Yes, I agree with that completely. New York is very European and even though it is not totally European, it is so much closer to a European city than any other city in America. I’ve travelled to many cities in America. There are many wonderful ones that have their own unique personalities, but New York is very much like Paris or London and if I could not live in New York rather than live in an American city, which is less European, I would love in Paris or London. I include London even though it’s not technically Europe.
“New York is much closer to a European city than any other city in America”
Jewish references are very present in your films about New York, but seem somewhat absent of your “European” films: how would you explain that?
Because of the sacredness of religion, the mention of religion for many years was always taboo when one was making jokes. Consequently, when the custom loosened up one could make more jokes about all the religions. So, the only reason I joke about Jewish things is because it’s often an easy laugh. The same goes with sex and psychoanalysts; these subjects one doesn’t have to work too hard on and can still get a laugh. I can make a sex joke and because of the subject matter, the audience is more nervous and ready to laugh readily, and same goes with religions. It would be the same if I was to make a Jewish joke or a Catholic joke. Perhaps you have noticed, racial jokes are made by other comedians all the time, gay and lesbian jokes, too. Because it is now permitted to make these jokes in the culture, it is easy laugh-getters. If I am stuck I know I can always go to a Jewish joke, a sex joke, a joke about Donald Trump or psychiatry, and I would get an easy laugh.
What does Europe look like from America?
Europe was always exotic to Americans. It was always international intrigue, sophisticated and sexy women, spies, fine wines, and exciting sports cars. It has a very exotic quality to Americans, who always loved Paris and London and Spain, even if they would have never been there. They love stories and movies set in those locations.
“Europe was always exotic to Americans.”
For example, no one I know has ever been to a bullfight but everybody loves the atmosphere, the stadiums, the bullfighters, the danger. However, I see Europe as a group of separate nations with very separate tastes, customs and culture.
What does American art and filmmaking owe to Europe, and vice versa?
America owes only that the best filmmakers when America was coming into age as a good filmmaking country were innovative European filmmakers. Those of us who take movies seriously were influenced by Truffaut, Fellini, Bergman, Bunuel, Godard. So, these were the great contributors and innovators of film and they come from Europe.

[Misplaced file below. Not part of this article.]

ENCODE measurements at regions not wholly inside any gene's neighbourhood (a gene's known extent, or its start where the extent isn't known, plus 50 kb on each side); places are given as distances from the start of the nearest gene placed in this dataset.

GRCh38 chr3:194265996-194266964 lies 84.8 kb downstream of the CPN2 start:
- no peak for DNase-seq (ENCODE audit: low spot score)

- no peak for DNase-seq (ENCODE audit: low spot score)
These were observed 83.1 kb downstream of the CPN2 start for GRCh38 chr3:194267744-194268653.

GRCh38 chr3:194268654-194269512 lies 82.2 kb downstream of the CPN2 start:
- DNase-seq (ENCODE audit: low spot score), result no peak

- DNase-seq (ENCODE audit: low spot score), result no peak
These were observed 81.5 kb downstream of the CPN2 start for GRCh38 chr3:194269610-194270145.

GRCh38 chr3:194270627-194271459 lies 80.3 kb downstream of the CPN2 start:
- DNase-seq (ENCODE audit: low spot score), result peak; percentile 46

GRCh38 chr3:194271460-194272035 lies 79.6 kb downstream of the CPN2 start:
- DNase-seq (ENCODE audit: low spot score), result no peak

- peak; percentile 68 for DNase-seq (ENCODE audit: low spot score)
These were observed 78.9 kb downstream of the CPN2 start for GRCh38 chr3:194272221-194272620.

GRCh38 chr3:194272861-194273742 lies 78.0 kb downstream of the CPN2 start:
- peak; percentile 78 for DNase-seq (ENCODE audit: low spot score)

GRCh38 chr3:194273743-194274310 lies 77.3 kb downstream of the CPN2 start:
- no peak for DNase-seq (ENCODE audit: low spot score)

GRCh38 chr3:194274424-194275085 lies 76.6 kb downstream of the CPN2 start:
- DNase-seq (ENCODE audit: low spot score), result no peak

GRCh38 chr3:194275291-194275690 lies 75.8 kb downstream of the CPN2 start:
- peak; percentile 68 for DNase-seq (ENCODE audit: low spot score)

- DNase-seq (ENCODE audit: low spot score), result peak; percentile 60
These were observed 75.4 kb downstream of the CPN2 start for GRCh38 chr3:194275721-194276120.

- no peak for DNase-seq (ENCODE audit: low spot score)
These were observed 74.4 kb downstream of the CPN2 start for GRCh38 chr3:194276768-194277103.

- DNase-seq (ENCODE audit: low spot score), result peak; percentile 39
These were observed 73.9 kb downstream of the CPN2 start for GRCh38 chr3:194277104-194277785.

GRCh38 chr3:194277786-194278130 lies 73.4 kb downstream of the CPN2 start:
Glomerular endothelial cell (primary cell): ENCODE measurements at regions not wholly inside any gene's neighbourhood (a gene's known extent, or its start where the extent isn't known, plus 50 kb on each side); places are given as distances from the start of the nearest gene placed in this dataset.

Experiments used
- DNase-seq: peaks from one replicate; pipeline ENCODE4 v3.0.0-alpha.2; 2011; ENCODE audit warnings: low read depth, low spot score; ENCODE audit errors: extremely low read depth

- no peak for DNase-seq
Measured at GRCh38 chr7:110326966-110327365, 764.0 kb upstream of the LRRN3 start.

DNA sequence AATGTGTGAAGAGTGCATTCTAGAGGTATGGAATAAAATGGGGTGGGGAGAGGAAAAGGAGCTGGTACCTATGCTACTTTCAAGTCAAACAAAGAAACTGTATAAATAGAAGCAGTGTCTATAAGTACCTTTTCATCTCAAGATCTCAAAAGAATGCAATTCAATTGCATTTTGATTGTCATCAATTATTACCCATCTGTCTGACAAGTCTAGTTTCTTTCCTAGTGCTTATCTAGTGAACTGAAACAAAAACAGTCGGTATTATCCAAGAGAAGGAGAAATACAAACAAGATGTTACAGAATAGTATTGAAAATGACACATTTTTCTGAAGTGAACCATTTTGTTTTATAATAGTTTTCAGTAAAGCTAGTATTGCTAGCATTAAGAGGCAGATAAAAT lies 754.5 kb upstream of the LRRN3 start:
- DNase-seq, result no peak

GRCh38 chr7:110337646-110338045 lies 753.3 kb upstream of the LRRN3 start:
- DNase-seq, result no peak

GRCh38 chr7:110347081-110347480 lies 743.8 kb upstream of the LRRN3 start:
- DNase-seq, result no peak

“I see Europe as a group of separate nations with very separate tastes, customs and culture.”
I’ve been very influenced by Bergman, by Fellini, Truffaut and probably many others not quite as consciously as those.
I have a question about Bananas, which you filmed in 1971. Can you say a word about the context of that time? And most of all: what is the true identity of the Republic of San Marcos?
I’ll tell you an interesting thing about Bananas. I made the film just to make a silly joke laugh film so the audience could come in, laugh, go home, and forget about it. In the United States it was successful and it had exactly that effect. But I remember when I went to Europe to promote it, all I was asked by every European country were political questions about it. I have of course felt all the political meaning was being read into it as I had never intended any political meaning in it, but it really showed the difference between a European mentality and American mentality. They took their films more seriously in Europe, they were more politically engaged than Americans, less escapist, even when the meaning was not intended, they found meaning in the broadest, silliest comedy. It impressed me greatly when I travelled through Europe talking about the film with journalists.
“If I am stuck I know I can always go to a Jewish joke, a sex joke, a joke about Donald Trump or psychiatry”
If psychoanalysis had not existed, would you have committed suicide… or would you have invented it?
I’m not suicidal. We are hardwired to live and so if someone comes into the room with a gun, I resist him shooting me and try and save my life. That’s automatic. So, I am not a person who would commit suicide. Cerebrally, I can think of a million reasons why one might not do as well in this terrible world, but that’s all in the head. In the blood, you are constructed to resist that idea and I do. It has nothing to do with psychoanalysis, it is purely in the blood and marrow
Interview by Mathieu Roger-Lacan, in collaboration with Benjamin Helman